This morning, just up, at 10 0’clock, I browsed through picture folders and stumbled upon more of my blanket visit in June of this year. It seems like an eternity ago that my friend Lori and I took the boat trip from hell to land in the Great Blasket. Great in name and sound field, small in relation to the ocean. And big in my heart. Can’t explain why.
The only thing that REALLY REALLY REALLY bugged me were the fences.
As I might have told you all before: Health and safety has landed on the Blasket. Which is truly a sad thing. It’s one place on earth where the fences are a true abomination. There. I wanted to use this word for the longest time and finally found a place or thought to fit it. Google tells me the following:
a·bom·i·na·tion <a href=“http://dictionary.reference.com/audio.html/lunaWAV/A00/A0029500” target=“_blank”><img src=“http://sp.dictionary.com/dictstatic/g/d/speaker.gif” border=“0” alt=“abomination pronunciation” /></a>
[uh-bom-uh–ney-shuhn] Show IPA
anything abominable; anything greatly disliked or abhorred.
intense aversion or loathing; detestation: He regarded lying with abomination.
a vile, shameful, or detestable action, condition, habit, etc.: Spitting in public is an abomination.
The fences are ugly to start off with, and they do NOT belong on the Island. If people can survive a boat ride to the Island, they can survive browsing around, exploring the paths and ways of the people who now have long gone. What is it with Health and Safety (spit) that they think they can barge in wherever they like to tell people that danger is lurking.
We KNOW that we have to be careful, for god sakes. I think that the Island man himself would be as appaulled as I am at the sight of the chicken wire and green poles.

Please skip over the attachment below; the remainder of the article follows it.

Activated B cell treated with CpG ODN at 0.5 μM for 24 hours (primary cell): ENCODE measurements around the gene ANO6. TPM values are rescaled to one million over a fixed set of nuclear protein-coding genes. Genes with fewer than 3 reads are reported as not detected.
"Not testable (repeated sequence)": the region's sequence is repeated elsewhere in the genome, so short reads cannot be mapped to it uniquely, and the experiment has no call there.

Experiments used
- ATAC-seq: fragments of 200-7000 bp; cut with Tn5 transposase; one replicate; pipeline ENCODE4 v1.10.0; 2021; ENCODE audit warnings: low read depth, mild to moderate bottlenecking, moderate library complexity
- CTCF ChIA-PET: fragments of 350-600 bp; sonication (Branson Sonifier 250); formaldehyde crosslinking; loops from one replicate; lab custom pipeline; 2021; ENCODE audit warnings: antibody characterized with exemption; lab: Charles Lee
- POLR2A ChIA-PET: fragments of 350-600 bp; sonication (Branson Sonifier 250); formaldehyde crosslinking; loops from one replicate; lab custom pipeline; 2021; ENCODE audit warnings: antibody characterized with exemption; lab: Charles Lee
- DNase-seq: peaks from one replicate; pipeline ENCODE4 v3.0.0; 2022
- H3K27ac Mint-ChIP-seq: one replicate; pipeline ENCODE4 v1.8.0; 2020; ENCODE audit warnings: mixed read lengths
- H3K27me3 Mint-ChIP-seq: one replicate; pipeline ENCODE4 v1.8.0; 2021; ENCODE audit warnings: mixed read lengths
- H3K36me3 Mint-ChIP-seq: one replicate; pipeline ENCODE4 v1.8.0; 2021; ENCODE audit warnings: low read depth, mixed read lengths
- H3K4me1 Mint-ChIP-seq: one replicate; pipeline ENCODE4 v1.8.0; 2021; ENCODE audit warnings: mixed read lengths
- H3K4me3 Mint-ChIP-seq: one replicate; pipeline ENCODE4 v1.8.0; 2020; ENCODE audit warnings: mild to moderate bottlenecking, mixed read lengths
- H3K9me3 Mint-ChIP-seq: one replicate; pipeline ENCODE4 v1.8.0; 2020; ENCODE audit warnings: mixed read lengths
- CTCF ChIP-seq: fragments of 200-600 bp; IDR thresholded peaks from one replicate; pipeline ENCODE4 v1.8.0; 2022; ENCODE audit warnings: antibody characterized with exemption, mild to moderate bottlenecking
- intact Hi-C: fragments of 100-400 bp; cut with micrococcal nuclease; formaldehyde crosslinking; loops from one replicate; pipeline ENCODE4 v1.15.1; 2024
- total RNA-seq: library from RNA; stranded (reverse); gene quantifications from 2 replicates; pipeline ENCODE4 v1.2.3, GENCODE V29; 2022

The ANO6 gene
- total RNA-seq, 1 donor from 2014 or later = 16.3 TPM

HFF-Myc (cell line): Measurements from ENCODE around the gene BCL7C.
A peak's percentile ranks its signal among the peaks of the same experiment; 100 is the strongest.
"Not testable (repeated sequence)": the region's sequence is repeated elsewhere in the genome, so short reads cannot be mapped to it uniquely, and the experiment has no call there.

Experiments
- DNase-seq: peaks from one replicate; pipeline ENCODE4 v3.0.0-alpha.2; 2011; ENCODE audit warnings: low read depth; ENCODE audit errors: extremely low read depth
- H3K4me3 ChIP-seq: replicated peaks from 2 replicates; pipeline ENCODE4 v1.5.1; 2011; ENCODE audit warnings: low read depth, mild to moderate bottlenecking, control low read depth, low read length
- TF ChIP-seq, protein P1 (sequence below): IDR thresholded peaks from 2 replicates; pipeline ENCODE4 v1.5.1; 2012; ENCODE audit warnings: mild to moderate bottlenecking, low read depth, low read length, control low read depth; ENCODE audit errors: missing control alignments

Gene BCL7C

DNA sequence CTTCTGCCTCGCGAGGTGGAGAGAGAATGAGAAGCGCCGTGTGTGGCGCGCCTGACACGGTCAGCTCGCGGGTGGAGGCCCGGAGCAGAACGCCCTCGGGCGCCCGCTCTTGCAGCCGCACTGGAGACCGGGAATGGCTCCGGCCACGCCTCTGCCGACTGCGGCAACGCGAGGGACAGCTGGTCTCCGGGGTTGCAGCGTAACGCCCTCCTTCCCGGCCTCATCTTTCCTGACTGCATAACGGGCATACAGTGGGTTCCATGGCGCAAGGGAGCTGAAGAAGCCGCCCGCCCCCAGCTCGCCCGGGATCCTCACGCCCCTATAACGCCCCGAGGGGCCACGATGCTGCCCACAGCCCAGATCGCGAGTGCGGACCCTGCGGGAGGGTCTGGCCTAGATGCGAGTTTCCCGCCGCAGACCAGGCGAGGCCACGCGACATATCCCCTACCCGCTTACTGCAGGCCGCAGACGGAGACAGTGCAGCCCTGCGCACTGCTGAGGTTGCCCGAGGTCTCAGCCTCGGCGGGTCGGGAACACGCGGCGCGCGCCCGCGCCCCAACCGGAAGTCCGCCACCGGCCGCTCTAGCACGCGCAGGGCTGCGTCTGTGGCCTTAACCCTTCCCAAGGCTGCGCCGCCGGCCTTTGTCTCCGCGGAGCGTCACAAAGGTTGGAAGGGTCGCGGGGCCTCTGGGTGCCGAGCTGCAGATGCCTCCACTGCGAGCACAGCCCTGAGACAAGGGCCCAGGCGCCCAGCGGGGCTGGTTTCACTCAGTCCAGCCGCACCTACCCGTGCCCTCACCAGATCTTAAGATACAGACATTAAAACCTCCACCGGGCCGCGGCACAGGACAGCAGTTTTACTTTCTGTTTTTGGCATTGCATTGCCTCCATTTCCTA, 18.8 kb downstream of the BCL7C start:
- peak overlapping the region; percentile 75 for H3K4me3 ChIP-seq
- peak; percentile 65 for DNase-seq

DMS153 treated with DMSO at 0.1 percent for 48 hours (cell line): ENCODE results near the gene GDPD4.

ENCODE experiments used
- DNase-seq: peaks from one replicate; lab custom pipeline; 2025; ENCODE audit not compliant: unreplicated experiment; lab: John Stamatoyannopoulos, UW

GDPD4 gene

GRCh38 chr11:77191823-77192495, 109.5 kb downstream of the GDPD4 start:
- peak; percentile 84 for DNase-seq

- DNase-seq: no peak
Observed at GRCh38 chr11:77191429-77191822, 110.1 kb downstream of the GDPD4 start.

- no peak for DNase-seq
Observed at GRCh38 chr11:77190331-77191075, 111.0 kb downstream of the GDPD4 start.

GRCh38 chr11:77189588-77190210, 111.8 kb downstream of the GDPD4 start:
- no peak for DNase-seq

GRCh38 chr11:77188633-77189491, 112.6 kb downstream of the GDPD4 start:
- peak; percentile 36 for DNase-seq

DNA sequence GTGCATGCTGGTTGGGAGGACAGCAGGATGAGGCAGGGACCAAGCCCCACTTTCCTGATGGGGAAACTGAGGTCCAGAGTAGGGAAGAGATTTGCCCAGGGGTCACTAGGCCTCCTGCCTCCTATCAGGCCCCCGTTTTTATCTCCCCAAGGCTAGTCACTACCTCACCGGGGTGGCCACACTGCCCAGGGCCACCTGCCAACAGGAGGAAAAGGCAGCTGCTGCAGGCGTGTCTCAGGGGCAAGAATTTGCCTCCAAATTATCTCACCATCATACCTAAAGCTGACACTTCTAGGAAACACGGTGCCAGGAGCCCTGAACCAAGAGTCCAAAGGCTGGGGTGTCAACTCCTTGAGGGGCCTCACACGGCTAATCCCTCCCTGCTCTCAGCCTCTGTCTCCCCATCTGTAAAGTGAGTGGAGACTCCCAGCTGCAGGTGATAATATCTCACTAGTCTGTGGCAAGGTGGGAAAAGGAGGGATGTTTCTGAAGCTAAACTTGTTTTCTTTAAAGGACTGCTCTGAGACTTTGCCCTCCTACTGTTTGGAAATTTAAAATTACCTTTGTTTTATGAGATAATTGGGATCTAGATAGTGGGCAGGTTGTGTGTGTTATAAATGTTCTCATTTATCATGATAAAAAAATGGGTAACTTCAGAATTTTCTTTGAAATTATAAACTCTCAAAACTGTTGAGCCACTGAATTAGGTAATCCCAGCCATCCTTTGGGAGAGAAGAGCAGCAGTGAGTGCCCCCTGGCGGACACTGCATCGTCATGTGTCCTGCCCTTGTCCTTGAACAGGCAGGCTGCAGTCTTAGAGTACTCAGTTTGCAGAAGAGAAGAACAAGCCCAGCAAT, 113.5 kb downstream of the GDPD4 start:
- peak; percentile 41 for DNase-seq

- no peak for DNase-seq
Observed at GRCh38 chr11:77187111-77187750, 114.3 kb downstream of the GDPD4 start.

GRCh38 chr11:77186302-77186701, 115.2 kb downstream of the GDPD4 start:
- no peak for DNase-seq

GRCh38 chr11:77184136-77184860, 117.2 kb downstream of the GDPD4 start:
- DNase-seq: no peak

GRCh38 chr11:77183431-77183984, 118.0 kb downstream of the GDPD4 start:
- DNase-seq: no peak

I wonder what the Islanders would say if they were to come back for a couple of hours to inspect their home place. They use to live there, jumping over cliffs like mountain goats, defying gravity on the slip road towards the small harbor on a daily base. Life was what it was… Why is it that sixty years on, a burocratic body has decided that people have to be protected against what exactly with ugly green fences. Eyesores on the landscape. It made me sad.
The next thing we know will be that the break wall will have a sign no access…
The slipway will get a new coat to hide the dangerous rocks, it might even get an elevator seat… And those words are spoken by a person who went up on that same slipway on all fours. We do not need the modern crap on this little piece of heaven…
The fences need to come down, and all that is should stay the way it is. Without further addition.
We don’t need a cafe on the island, I knew up front that there was nobody there on a permanent base and I took my drink in my backpack.
We don’t need electricity or any of the present luxuries available to us modern people.
I visited the Blasket to experience what the Islanders lived through on a daily base. Something I now can’t even imagine.
Life was simple. They filled up what was empty and emptied what was filled. A truly powerful motto.
I stand at the scaled model of the Island in the Blasket Centre, wishing I would have lived 100 years ago, just for a couple of days, that I would have spent “in” the Island. Way back when there were no fences.
I heard whispers coming from the sea and the clouds when I was seated in front of Thomas O’Crohan house. I saw tiny children’s foot prints on the white sand of the tiny beach.
It would be marvelous if people could go back to live in the Island. The old way. The Islanders did it their whole life, we might be strong enough maybe to do it for a couple of days…
Take those darn green fences away.
They do NOT belong in the Island.Share